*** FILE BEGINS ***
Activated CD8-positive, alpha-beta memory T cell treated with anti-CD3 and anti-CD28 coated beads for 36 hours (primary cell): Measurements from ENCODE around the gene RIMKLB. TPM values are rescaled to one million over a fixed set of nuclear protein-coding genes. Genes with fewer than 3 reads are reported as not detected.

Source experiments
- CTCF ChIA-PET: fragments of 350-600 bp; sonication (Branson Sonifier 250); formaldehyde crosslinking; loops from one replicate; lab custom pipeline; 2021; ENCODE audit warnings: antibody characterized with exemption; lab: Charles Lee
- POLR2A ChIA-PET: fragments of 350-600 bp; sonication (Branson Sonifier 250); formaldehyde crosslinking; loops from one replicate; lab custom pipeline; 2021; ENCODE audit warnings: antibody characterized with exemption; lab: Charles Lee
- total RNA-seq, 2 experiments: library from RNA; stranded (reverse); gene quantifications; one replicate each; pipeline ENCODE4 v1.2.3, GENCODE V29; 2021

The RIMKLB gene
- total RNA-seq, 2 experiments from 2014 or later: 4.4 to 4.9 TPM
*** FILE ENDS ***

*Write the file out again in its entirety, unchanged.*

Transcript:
Activated CD8-positive, alpha-beta memory T cell treated with anti-CD3 and anti-CD28 coated beads for 36 hours (primary cell): Measurements from ENCODE around the gene RIMKLB. TPM values are rescaled to one million over a fixed set of nuclear protein-coding genes. Genes with fewer than 3 reads are reported as not detected.

Source experiments
- CTCF ChIA-PET: fragments of 350-600 bp; sonication (Branson Sonifier 250); formaldehyde crosslinking; loops from one replicate; lab custom pipeline; 2021; ENCODE audit warnings: antibody characterized with exemption; lab: Charles Lee
- POLR2A ChIA-PET: fragments of 350-600 bp; sonication (Branson Sonifier 250); formaldehyde crosslinking; loops from one replicate; lab custom pipeline; 2021; ENCODE audit warnings: antibody characterized with exemption; lab: Charles Lee
- total RNA-seq, 2 experiments: library from RNA; stranded (reverse); gene quantifications; one replicate each; pipeline ENCODE4 v1.2.3, GENCODE V29; 2021

The RIMKLB gene
- total RNA-seq, 2 experiments from 2014 or later: 4.4 to 4.9 TPM